THE LADDER APPROACH
Aquatic rescues do not happen the way they are pictured in action movies. In reality, the fearless heroes who throw themselves into water to rescue a victim actually endanger their own life.
Aquatic rescues must always be done according to the Ladder Approach in order to reduce as many risks as possible and to prevent lifeguards from becoming victims. This approach presents, in order of increasing risk, the various alternatives the lifeguard can choose to rescue someone who is drowning. The key is to always choose the rescue technique that involves the lowest level of risk.
THE KEY TO SUCCESS: MINIMIZING RISKS
The first step is to encourage the victim to go to a safe location. If this does not work, try extending or throwing them a buoyant object; if the victim is close enough, a towel might do the trick. If the victim is far from you, throw a flotation device or buoyant aid that is preferably attached to a rope, so you can pull the victim towards you once they have grabbed the object.
If the victim is too far away from you, you can use a boat to get close enough to throw a buoyant object. If there is no boat, you can swim to the victim to provide them with a buoyant aid.
THE LADDER APPROACH’S EIGHT RUNGS
1- TALK: Without going into the water, encourage the victim to get to safety by swimming towards the side of the pool or the shore.
2- THROW: Throw a buoyant aid to the victim from the side of the pool or the shore, and calmly talk to them while bringing them back to safety.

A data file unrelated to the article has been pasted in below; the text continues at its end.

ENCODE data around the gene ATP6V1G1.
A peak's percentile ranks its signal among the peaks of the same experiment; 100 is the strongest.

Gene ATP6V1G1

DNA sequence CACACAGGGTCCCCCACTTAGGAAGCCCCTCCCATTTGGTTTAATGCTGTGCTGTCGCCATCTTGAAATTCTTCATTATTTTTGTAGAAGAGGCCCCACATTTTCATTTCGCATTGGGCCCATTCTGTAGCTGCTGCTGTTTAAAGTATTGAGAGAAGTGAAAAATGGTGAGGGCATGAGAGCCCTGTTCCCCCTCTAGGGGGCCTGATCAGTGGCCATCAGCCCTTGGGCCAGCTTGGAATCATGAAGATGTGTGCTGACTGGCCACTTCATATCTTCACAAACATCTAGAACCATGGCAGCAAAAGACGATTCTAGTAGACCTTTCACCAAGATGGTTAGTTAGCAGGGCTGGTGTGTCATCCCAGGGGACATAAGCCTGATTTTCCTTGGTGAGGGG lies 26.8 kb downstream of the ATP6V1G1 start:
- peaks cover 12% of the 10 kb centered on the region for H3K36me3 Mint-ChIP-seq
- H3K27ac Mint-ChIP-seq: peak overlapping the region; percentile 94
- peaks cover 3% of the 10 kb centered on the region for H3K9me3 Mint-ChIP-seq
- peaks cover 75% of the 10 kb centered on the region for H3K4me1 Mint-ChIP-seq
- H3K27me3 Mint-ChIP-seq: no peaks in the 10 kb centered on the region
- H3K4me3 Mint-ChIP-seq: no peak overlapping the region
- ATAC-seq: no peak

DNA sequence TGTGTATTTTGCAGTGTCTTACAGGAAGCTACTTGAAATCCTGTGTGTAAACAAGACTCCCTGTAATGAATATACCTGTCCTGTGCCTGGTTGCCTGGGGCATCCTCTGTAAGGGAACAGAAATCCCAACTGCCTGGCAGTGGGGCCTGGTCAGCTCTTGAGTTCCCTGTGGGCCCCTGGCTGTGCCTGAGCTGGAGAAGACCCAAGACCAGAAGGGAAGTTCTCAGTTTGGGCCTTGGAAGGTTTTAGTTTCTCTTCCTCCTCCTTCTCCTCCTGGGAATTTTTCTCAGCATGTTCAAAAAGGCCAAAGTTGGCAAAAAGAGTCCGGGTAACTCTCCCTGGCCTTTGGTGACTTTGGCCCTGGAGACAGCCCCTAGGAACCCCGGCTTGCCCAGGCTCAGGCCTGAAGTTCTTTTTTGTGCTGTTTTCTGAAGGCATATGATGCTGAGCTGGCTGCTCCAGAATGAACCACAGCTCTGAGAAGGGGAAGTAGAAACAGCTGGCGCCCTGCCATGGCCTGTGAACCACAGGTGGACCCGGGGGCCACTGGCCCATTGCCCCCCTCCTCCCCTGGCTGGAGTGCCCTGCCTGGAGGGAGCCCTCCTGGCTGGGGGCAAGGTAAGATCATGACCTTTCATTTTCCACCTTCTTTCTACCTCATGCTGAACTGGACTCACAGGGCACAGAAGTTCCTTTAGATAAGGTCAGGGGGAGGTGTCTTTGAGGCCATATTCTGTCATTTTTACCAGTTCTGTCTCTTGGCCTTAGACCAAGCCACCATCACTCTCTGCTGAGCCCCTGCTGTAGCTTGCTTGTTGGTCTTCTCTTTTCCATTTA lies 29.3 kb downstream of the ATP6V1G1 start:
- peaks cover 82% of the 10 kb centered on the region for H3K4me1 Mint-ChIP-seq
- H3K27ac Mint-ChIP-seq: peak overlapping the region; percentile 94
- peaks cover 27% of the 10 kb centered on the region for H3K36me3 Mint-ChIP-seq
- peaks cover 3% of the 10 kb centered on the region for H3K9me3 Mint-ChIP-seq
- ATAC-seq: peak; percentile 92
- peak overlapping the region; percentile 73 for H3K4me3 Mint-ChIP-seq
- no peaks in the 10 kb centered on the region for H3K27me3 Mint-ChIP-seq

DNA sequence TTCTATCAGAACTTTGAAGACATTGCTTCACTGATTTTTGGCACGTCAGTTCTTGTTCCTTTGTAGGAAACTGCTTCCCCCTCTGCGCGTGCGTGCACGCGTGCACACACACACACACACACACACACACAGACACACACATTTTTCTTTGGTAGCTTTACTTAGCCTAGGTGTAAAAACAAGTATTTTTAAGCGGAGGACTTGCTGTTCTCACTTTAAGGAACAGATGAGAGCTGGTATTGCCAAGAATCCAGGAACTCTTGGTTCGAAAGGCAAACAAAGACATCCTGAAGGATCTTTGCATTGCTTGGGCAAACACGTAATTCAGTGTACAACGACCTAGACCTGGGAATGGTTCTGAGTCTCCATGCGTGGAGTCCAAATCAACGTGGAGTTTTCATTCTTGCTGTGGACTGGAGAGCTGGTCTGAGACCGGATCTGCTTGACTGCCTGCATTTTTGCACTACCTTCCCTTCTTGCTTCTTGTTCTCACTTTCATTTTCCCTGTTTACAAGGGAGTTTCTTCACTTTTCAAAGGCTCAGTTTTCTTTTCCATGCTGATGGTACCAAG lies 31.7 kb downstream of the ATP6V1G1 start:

3- REACH: From a dry, safe location, extend or throw a rescue object to the victim and pull them to safety. The object may be buoyant or non-buoyant and should be attached to a rope.
4- WADE: Wade into shallow water and extend a rescue aid to the victim, or enter deep water while holding onto a solid object and throw the rescue aid.
5- ROW: If one is available, use a watercraft and row to the victim until you are close enough to extend a rescue object while staying in the craft.
6- SWIM: If there is no watercraft you can use, swim to the victim and provide them with a buoyant aid. Calmly talk to them while bringing them back to safety without making direct or indirect contact. It is important to push the buoyant aid towards the victim; panic-stricken victims may try to grab onto you, thus endangering you.
7- TOW: If the victim is unable to go to a safe location without additional help, even while hanging onto a buoyant aid, tow them by pulling the other extremity of the object. Make sure you can quickly move away from the victim to ensure your own safety.
8- CARRY: Swim to the victim and carry them to safety. Choose this technique as a last resort, since direct contact rescues are the most dangerous ones for lifeguards.
Contact rescues are necessary when the victim is unable to get to a safe location, even with a buoyant object; you therefore must tow them by pulling the other end of the object. This indirect contact gets you nearer to the victim and increases the risks involved.
As a last resort, swim to the victim and carry them to a safe location. Rescue techniques that require a direct contact with the victim involve a lot more risks, since distressed victims can try to cling onto the lifeguard to get the support they need. Keeping a cool head and staying calm and cautious is your most important asset when rescuing someone.